Funeral of 605462 Sgt. A.H. Elliot Jnr. Pilot R.A.F. Killed 29th August 1942

These pictures record the burial of 605462 Sgt. Arthur Henry Elliot Jnr. Was a pilot with the RAF and was killed 29th August 1942 Aged 22. He was a citizen of the USA serving with the Royal Air Force. Burial took place 2nd. September 1942.

As far as I can be certain the facts behind these pictures are as follows:

Notes from the accident report say that at 1100 while on a training flight from Watton, Elliot, while attempting to land at East Wretham hit a stationary aircraft. F/sgt. Brown (instructor?) survived (unhurt). It seems likely he was with 17th Pilot Advanced Flying Unit it is likely he was flying a Miles Master 2 at the time.

The Slow March down to the Main Gates at RAF Watton

The Slow March down to the Main Gates at RAF Watton

Marching down Norwich road hangars 3 & 4 visible in background.

Marching down Norwich road hangars 3 & 4 visible in background.

March down Norwich road. House marked with x is C.O.'s those with a dot house WAAF officers.

March down Norwich road. House marked with x is C.O.’s those with a dot house WAAF officers.

Further down Norwich road. Note farm in Background.

Further down Norwich road. Note farm in Background.

Arrival at Church Note both USA and British Flags on Coffin. Revd. James Royan conducting service. He was here April 1942 to August 1943

Arrival at Church Note both USA and British Flags on Coffin. Revd. James Royan conducting service. He was here April 1942 to August 1943

Entering St Mary's Churchyard

Entering St Mary’s Churchyard

Entering St Mary's Church

Entering St Mary’s Church

The walk out to the Grave

The walk out to the Grave

The walk out to the Grave

The walk out to the Grave

The following Flowers from the Sgt.s Mess and others.

The following Flowers from the Sgt.s Mess and others.

The internment. Note three new, but unmarked graves in foreground. It is thought that they are members of the crew of a JU88 shot down at Scoulton. There are no graves in this position today

The internment. Note three new, but unmarked graves in foreground. It is thought that they are members of the crew of a JU88 shot down at Scoulton. There are no graves in this position today

The volley of Shots. The funeral director looks as if it might be Jack Tennant.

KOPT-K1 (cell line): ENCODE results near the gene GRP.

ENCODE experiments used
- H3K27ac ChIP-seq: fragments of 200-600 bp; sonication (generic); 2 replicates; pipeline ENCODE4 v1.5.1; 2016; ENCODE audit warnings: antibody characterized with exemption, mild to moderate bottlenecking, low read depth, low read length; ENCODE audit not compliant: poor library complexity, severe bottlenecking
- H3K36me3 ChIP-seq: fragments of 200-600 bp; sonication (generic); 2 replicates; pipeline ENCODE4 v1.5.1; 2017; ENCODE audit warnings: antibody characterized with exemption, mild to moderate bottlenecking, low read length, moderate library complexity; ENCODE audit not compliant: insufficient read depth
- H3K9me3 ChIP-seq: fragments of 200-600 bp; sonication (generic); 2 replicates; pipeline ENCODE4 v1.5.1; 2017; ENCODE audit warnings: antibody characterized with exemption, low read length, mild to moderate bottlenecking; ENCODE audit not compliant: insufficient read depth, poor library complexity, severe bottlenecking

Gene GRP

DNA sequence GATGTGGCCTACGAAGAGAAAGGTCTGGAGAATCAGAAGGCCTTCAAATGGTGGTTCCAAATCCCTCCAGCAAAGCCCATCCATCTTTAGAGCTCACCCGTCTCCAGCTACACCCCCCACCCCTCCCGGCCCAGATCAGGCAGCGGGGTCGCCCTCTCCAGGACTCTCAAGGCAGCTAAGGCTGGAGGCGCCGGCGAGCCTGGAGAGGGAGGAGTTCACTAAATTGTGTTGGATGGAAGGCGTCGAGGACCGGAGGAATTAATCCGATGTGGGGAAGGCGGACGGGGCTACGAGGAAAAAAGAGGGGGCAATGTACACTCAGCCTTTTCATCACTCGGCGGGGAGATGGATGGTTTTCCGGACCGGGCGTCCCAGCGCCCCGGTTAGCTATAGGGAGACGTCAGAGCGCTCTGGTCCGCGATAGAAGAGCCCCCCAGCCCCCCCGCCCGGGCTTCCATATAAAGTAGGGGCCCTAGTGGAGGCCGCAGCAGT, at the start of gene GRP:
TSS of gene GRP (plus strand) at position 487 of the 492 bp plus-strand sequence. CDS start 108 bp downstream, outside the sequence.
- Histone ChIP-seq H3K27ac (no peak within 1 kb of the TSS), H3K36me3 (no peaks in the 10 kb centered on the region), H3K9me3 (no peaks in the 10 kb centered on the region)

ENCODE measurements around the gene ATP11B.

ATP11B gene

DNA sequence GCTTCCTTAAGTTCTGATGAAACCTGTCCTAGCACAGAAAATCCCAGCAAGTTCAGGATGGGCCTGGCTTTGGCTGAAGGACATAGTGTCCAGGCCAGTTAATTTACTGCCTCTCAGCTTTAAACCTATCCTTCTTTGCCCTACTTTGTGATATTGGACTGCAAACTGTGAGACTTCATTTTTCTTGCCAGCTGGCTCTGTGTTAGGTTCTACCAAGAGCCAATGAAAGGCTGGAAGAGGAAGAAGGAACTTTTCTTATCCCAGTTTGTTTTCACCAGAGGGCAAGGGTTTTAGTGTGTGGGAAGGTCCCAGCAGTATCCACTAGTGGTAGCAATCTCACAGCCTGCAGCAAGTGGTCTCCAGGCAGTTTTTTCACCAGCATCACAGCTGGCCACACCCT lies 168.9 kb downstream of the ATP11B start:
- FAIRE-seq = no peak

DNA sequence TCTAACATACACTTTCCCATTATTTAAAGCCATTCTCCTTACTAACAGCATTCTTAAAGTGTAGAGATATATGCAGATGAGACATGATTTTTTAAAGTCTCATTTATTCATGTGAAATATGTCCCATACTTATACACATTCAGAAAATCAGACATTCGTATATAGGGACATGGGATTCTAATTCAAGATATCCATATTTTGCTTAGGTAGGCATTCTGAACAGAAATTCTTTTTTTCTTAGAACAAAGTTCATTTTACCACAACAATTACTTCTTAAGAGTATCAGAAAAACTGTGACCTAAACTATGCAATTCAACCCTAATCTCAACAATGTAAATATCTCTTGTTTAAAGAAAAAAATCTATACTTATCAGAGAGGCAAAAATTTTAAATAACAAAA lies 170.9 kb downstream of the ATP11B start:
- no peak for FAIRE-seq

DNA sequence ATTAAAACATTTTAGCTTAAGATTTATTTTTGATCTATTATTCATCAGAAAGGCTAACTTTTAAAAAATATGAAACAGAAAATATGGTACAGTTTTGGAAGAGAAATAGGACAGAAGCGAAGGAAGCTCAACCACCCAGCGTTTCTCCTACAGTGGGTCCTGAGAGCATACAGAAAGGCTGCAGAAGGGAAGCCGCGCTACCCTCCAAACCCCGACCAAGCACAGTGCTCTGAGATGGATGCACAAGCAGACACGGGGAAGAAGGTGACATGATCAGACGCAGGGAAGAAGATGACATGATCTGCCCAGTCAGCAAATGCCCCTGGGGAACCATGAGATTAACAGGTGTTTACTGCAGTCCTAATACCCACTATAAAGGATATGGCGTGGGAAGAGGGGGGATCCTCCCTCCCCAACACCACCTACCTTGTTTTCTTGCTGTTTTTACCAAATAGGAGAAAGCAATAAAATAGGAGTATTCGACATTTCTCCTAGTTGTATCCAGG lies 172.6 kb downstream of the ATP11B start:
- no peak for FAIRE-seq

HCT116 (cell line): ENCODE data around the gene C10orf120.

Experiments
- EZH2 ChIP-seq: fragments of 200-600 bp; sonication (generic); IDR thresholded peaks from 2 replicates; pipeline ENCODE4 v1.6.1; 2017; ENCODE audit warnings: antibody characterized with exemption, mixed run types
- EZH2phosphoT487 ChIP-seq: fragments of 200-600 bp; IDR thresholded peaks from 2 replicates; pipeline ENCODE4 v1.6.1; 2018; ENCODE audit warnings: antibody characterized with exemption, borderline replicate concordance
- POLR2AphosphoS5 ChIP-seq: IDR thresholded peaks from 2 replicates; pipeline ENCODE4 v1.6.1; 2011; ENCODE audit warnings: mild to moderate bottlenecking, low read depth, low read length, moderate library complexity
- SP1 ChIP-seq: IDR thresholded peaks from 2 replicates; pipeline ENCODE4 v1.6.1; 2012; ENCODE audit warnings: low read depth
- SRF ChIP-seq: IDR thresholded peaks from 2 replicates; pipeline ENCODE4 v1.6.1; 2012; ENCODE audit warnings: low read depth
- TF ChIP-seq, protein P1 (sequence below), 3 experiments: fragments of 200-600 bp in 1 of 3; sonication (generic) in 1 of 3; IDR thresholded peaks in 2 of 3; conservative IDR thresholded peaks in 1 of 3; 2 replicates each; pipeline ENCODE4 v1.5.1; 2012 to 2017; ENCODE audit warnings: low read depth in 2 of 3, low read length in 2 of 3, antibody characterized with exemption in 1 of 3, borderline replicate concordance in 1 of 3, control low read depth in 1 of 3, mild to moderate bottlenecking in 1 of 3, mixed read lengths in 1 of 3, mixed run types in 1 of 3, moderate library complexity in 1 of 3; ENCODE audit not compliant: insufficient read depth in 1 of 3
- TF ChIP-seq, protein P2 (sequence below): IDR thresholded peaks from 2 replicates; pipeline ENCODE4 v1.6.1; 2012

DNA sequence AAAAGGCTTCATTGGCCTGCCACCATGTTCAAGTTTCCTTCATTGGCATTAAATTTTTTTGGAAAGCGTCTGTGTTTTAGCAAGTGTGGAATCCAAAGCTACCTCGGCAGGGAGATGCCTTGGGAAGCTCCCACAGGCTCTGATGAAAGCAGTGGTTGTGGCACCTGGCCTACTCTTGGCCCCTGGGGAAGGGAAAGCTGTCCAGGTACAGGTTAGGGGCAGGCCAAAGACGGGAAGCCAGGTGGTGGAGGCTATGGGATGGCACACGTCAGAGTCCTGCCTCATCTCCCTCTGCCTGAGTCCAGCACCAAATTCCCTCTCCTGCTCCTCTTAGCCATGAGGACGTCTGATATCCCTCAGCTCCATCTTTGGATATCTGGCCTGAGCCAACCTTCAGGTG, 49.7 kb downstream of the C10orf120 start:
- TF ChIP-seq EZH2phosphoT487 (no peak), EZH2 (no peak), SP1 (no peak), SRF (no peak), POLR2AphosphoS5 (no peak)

The volley of Shots. The funeral director looks as if it might be Jack Tennant.

The flowers by the graveside

The flowers by the graveside

Revd James Royan talking with the relatives extreme right C.O.'s wife? officer wearing flat hat is representative from the US Embassy in London.

Revd James Royan talking with the relatives extreme right C.O.’s wife? officer wearing flat hat is representative from the US Embassy in London.

 

4 Comments

  • What a good ceremony the RAF organised. How sad when a man is lost in an accident before he could even get to fly in action.
    Thank you for publishing these photographs.

    Arthur Junior was born 17th August 1920 in Penang, Malaya where his father was an oil company executive. An American citizen, he was at Lehigh University as an aeronautical student but after completing a year he tried to enlist in the US Army Air Corps. He was refused for an eyesight problem. So he enlisted in the RAF and received his primary training at a California airfield.
    In July 42 he went via Monkton to England where he was to complete his training in 3 months. But he died on 29th August 1942 from injuries received in a flying training accident.

    The two photos of ‘the walk out to the grave’ show the coffin draped with Union Jack and Stars & Stripes. Following close behind are his father, also Arthur Henry Elliot, and his stepmother, Betty. They are the two with their backs to the camera in the last photo. Junior was the only son; he had a sister, Pat.

    I have a list of conributors of the wreaths shown in the second to last photo. They include Flight Sgt Brown, as well as the instructors of ‘E’ Flight.

    • Thank you for contributing that information Charlie. If you are able to add the list of contributors that would be great.
      It is indeed sad when a young man dies in war as the result of an accident. Per ardua ad astra indeed.

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